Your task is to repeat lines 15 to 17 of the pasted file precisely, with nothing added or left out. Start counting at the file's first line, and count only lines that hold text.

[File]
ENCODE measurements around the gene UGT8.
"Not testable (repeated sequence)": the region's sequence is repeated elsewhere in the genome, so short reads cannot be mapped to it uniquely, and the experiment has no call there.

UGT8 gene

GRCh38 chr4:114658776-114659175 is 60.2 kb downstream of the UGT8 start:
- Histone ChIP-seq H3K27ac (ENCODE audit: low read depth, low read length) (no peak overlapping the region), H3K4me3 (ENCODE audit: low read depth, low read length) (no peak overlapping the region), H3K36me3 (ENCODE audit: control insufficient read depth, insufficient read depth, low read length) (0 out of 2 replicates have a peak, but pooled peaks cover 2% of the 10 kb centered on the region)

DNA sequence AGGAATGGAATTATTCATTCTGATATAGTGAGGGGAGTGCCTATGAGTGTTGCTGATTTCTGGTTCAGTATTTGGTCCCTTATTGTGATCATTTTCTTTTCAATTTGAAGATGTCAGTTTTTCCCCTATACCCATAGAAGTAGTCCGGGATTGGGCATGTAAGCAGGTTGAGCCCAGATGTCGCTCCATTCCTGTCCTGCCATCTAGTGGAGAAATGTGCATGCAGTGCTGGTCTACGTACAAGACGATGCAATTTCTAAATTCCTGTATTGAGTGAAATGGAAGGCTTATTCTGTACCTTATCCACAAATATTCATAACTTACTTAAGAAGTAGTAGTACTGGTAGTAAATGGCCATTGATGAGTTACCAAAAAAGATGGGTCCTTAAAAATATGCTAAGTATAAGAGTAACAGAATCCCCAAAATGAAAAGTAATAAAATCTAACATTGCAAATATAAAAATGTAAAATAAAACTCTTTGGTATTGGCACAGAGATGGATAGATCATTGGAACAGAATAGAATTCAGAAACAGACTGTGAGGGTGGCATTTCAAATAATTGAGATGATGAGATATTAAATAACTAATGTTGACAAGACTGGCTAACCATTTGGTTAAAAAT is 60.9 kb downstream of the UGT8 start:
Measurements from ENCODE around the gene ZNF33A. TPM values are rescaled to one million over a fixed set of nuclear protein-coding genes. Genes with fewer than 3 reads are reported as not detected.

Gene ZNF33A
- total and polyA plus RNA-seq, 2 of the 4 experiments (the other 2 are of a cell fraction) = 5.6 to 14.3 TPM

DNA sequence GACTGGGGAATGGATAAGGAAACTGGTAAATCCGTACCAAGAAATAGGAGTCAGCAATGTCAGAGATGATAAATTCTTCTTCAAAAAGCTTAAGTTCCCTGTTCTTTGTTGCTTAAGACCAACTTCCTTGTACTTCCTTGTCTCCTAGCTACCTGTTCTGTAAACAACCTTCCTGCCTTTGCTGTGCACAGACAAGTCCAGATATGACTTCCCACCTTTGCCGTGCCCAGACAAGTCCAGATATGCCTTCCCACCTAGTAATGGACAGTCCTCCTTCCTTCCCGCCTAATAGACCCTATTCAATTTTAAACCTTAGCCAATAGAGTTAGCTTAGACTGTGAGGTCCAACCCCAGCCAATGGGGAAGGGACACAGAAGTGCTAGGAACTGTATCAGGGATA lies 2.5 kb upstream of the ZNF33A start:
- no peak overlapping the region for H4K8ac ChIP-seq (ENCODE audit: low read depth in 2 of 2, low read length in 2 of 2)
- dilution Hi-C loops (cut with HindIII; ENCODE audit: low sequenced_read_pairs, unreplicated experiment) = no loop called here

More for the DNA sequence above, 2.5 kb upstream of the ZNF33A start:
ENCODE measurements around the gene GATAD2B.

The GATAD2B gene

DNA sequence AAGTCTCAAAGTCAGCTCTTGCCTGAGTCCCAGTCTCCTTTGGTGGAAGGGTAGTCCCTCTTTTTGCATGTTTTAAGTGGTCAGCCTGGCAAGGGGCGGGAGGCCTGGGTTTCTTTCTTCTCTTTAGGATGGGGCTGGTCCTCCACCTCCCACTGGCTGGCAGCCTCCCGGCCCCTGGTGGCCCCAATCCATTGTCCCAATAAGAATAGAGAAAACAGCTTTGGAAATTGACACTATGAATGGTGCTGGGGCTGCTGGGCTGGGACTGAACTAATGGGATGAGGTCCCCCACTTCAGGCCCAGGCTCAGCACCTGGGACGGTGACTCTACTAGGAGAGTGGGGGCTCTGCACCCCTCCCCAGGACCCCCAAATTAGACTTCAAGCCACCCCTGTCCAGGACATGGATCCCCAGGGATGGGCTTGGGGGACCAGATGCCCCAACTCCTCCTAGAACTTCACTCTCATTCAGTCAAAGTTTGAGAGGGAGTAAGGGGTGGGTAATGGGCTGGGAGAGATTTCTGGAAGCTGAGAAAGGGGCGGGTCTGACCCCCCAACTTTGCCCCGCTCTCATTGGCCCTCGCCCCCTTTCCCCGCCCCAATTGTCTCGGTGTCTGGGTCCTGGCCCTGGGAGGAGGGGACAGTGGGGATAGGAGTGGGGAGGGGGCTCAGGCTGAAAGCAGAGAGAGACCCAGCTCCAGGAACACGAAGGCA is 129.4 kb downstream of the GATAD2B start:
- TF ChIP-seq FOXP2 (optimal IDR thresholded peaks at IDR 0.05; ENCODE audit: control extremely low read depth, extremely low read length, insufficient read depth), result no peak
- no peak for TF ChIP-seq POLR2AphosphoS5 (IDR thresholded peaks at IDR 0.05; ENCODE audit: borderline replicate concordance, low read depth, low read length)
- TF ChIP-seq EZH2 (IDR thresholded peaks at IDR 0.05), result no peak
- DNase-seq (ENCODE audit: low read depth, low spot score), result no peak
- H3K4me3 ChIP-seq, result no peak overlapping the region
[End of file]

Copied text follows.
The GATAD2B gene

DNA sequence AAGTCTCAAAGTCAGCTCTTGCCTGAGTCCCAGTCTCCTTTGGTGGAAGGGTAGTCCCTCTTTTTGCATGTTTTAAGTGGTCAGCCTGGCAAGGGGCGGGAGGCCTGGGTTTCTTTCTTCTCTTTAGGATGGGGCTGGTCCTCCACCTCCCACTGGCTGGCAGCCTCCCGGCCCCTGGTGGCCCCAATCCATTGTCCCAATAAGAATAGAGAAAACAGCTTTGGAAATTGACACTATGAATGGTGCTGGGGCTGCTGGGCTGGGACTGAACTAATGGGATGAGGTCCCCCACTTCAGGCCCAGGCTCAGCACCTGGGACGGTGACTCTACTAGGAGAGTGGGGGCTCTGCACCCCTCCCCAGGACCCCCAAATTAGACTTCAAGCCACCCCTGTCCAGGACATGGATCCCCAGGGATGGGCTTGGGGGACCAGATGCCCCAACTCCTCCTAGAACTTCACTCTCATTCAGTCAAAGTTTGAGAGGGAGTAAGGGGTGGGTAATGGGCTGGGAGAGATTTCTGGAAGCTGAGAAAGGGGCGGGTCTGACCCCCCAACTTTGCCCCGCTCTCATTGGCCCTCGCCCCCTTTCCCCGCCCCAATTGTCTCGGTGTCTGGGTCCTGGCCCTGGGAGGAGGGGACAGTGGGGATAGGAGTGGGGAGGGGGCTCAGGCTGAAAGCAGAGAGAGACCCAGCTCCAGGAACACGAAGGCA is 129.4 kb downstream of the GATAD2B start:
- TF ChIP-seq FOXP2 (optimal IDR thresholded peaks at IDR 0.05; ENCODE audit: control extremely low read depth, extremely low read length, insufficient read depth), result no peak